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Recyclable Metal-free Photocatalysts for Synthetic Chemistry based on Covalent Organic Frameworks

Project description

Recyclable metal-free catalysts on the horizon

The increasing demand for energy necessitates the use of eco-friendly technologies for energy production. A promising solution for solar energy conversion and green fuel production is synthetic photocatalysis, a process that involves accelerating a chemical reaction using light. Unfortunately, this process requires expensive and toxic metals. The EU-funded PHOTOCATALYSIS project aims to develop stable, recyclable and metal-free photocatalysts for a chemical reaction known as Diels-Alder. The spotlight is on highly porous organic polymers with their high thermal and chemical stability. Success in this venture would enable the large-scale production of environmentally friendly catalysts in the renewable energy field.


The discovery of smart and highly efficient catalysts for solar energy conversion and green fuel production is a global scientific challenge due to increasing energy demand and related environmental consequences. Synthetic photocatalysis is highly promising, but employs to date expensive and/or toxic metals, such as Pt, Au, Ru, Cd, Ag, and Ir. This hampers the development of large-scale and introduces environmental issues. The aim of this proposal is to develop stable, recyclable and metal-free heterogeneous photocatalysts for the Diels-Alder (D–A) reaction. D–A reactions are one of the most powerful synthetic protocols for the synthesis of unsaturated six-membered rings, yet to be well established for the industry. Herein, we selected porous organic polymers, namely Covalent Organic Frameworks (COFs) and Covalent Triazine Frameworks (CTFs), because they allow synergistic utilization of their skeleton and pores. Due to their high porosity and uniform pores, they allow for confined space synergies and easy mass transport. The pi-species in these catalysts are highly photo-catalytically active. These metal-free insoluble-polymer-catalysts are expected to show high thermal and chemical stability. Therefore, these catalysts can be easily separated out from the reaction mixture and re-activated for cycle use. Furthermore, we will use these catalysts in a continuous-flow reactor, which could open up a new avenue for catalyst industry.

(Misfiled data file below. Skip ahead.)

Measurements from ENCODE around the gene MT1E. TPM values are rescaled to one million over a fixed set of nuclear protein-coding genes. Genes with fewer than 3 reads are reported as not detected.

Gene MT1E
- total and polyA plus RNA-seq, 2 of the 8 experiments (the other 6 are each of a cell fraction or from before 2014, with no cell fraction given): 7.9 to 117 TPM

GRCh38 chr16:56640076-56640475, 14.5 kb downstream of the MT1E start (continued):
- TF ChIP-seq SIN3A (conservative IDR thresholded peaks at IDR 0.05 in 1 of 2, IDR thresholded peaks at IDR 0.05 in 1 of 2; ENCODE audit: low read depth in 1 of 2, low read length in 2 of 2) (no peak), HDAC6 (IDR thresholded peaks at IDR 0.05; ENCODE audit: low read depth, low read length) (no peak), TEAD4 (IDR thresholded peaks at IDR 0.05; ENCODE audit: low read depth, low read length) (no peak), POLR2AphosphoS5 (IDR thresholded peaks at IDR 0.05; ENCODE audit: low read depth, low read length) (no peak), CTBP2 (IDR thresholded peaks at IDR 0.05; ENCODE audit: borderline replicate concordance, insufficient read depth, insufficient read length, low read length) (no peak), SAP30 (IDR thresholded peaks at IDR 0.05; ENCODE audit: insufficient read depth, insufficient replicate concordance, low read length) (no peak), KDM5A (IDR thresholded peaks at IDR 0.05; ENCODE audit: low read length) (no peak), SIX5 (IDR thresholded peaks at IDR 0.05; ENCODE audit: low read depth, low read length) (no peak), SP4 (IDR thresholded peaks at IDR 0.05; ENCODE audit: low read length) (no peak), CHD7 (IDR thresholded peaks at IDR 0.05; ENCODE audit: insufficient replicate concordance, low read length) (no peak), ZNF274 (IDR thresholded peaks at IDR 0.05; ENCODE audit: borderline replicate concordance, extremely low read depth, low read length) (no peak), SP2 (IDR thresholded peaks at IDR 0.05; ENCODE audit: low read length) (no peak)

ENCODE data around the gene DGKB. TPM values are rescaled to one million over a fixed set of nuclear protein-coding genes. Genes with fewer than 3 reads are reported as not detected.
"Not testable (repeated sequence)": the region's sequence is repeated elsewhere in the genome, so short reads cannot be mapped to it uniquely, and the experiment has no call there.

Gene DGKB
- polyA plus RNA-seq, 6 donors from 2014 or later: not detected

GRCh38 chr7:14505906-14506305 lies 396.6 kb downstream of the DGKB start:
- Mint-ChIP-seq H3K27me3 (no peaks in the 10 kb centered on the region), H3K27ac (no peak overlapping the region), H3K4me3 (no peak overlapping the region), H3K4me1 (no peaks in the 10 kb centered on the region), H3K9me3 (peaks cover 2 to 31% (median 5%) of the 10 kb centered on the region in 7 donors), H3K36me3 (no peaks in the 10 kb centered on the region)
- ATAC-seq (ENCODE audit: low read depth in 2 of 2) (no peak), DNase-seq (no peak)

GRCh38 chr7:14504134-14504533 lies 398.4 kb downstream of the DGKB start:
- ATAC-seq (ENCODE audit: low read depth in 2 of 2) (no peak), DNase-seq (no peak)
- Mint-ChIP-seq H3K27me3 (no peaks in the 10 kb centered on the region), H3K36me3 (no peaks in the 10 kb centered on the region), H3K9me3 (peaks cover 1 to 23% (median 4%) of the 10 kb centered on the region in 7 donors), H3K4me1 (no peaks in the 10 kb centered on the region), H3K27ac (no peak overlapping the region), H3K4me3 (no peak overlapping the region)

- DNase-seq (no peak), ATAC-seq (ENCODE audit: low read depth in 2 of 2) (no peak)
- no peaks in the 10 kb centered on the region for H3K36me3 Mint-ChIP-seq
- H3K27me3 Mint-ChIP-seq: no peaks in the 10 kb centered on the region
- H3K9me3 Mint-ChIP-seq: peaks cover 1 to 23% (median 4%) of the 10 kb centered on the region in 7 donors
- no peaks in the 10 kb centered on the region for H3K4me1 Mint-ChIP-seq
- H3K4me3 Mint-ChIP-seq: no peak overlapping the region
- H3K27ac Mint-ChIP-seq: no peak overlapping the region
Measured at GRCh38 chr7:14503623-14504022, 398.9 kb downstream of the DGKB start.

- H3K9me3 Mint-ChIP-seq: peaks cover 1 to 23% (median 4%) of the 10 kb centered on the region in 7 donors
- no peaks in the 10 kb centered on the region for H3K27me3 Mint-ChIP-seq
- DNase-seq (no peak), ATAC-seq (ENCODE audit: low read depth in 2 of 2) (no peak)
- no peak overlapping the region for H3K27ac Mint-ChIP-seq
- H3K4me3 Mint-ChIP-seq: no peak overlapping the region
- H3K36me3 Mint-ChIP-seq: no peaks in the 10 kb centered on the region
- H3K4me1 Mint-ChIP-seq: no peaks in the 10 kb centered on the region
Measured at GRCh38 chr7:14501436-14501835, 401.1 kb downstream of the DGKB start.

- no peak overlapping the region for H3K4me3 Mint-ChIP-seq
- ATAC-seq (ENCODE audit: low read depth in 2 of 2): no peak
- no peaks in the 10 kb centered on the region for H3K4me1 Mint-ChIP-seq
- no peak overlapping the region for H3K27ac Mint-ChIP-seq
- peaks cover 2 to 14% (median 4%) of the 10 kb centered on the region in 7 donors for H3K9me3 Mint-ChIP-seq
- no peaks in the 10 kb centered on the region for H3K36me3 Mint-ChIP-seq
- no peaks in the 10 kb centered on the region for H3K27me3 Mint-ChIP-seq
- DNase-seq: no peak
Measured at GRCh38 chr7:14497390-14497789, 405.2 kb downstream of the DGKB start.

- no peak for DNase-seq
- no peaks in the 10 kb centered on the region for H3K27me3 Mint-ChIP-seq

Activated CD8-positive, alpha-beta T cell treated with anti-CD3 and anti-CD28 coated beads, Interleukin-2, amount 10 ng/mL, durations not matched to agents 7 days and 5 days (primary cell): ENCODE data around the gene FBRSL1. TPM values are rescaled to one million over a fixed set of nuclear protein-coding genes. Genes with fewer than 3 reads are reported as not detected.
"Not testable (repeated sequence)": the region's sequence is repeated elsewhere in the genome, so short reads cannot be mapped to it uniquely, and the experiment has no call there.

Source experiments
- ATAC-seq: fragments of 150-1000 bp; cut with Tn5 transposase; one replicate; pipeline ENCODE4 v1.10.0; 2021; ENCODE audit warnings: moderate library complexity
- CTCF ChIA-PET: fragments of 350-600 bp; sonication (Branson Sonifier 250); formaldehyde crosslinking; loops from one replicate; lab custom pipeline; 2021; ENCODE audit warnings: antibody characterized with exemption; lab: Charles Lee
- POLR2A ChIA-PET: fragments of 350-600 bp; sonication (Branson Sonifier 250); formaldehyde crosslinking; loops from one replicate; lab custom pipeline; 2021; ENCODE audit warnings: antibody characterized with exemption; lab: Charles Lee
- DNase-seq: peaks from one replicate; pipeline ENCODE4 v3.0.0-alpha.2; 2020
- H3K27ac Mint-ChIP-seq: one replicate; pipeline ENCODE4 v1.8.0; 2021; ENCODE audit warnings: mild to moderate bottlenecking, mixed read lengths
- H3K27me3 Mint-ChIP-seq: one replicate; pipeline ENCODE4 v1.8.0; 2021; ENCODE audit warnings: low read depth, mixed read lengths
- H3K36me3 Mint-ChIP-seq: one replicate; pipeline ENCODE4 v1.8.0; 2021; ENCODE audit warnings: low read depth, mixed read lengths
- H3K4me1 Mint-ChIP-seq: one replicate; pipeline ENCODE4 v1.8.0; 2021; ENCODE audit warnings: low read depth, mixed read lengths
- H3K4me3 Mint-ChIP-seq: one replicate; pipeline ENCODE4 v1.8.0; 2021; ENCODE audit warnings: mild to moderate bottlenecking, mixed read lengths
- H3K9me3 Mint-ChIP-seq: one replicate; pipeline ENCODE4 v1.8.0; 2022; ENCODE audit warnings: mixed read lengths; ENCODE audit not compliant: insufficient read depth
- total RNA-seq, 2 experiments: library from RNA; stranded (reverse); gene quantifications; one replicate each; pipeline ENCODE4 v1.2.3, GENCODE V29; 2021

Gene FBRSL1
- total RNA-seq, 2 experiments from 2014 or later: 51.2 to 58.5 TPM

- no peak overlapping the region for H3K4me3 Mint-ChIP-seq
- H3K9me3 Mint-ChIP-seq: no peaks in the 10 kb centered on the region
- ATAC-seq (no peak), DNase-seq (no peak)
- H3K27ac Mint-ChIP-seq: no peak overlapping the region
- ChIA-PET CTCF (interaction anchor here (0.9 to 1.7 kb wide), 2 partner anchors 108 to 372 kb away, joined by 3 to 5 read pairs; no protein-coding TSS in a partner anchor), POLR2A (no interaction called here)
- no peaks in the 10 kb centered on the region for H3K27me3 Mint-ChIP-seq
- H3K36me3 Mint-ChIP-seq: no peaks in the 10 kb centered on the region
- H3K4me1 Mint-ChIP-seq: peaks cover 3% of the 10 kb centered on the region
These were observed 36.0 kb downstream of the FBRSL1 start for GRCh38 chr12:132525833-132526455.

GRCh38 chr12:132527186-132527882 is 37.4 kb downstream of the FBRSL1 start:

Net EU contribution
€ 178 320,00
Sint pietersnieuwstraat 25
9000 Gent

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Vlaams Gewest Prov. Oost-Vlaanderen Arr. Gent
Activity type
Higher or Secondary Education Establishments
Other funding
€ 0,00